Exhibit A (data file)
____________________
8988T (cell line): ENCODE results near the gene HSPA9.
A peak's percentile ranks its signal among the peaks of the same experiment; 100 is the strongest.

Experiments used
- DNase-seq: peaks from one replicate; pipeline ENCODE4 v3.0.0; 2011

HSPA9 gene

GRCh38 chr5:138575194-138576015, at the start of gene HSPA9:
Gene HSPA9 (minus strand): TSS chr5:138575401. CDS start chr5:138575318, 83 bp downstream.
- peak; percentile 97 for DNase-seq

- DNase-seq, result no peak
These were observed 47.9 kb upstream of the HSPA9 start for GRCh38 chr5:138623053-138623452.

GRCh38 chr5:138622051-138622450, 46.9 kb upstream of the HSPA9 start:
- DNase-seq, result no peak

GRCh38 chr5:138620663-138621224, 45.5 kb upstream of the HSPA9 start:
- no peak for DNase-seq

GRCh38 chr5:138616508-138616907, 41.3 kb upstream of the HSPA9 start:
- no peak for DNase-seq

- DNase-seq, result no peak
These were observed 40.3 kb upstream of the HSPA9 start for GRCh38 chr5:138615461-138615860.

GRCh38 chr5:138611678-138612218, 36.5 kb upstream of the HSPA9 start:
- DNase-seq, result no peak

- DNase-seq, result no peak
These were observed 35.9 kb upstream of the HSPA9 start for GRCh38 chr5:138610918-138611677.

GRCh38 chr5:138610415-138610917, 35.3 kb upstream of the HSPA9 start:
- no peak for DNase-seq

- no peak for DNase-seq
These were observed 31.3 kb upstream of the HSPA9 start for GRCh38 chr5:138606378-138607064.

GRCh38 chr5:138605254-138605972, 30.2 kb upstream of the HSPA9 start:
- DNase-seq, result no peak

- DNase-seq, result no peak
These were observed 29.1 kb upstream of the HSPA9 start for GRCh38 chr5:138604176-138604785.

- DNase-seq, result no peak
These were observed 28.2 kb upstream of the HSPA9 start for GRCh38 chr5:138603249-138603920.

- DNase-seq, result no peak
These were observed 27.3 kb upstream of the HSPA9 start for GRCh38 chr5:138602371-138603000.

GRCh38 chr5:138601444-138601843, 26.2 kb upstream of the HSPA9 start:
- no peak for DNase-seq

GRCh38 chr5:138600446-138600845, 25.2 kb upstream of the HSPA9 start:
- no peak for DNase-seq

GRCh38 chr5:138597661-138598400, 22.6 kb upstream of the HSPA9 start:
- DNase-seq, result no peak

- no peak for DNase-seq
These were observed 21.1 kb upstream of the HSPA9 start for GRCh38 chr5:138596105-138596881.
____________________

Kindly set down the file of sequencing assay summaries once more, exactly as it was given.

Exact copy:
8988T (cell line): ENCODE results near the gene HSPA9.
A peak's percentile ranks its signal among the peaks of the same experiment; 100 is the strongest.

Experiments used
- DNase-seq: peaks from one replicate; pipeline ENCODE4 v3.0.0; 2011

HSPA9 gene

GRCh38 chr5:138575194-138576015, at the start of gene HSPA9:
Gene HSPA9 (minus strand): TSS chr5:138575401. CDS start chr5:138575318, 83 bp downstream.
- peak; percentile 97 for DNase-seq

- DNase-seq, result no peak
These were observed 47.9 kb upstream of the HSPA9 start for GRCh38 chr5:138623053-138623452.

GRCh38 chr5:138622051-138622450, 46.9 kb upstream of the HSPA9 start:
- DNase-seq, result no peak

GRCh38 chr5:138620663-138621224, 45.5 kb upstream of the HSPA9 start:
- no peak for DNase-seq

GRCh38 chr5:138616508-138616907, 41.3 kb upstream of the HSPA9 start:
- no peak for DNase-seq

- DNase-seq, result no peak
These were observed 40.3 kb upstream of the HSPA9 start for GRCh38 chr5:138615461-138615860.

GRCh38 chr5:138611678-138612218, 36.5 kb upstream of the HSPA9 start:
- DNase-seq, result no peak

- DNase-seq, result no peak
These were observed 35.9 kb upstream of the HSPA9 start for GRCh38 chr5:138610918-138611677.

GRCh38 chr5:138610415-138610917, 35.3 kb upstream of the HSPA9 start:
- no peak for DNase-seq

- no peak for DNase-seq
These were observed 31.3 kb upstream of the HSPA9 start for GRCh38 chr5:138606378-138607064.

GRCh38 chr5:138605254-138605972, 30.2 kb upstream of the HSPA9 start:
- DNase-seq, result no peak

- DNase-seq, result no peak
These were observed 29.1 kb upstream of the HSPA9 start for GRCh38 chr5:138604176-138604785.

- DNase-seq, result no peak
These were observed 28.2 kb upstream of the HSPA9 start for GRCh38 chr5:138603249-138603920.

- DNase-seq, result no peak
These were observed 27.3 kb upstream of the HSPA9 start for GRCh38 chr5:138602371-138603000.

GRCh38 chr5:138601444-138601843, 26.2 kb upstream of the HSPA9 start:
- no peak for DNase-seq

GRCh38 chr5:138600446-138600845, 25.2 kb upstream of the HSPA9 start:
- no peak for DNase-seq

GRCh38 chr5:138597661-138598400, 22.6 kb upstream of the HSPA9 start:
- DNase-seq, result no peak

- no peak for DNase-seq
These were observed 21.1 kb upstream of the HSPA9 start for GRCh38 chr5:138596105-138596881.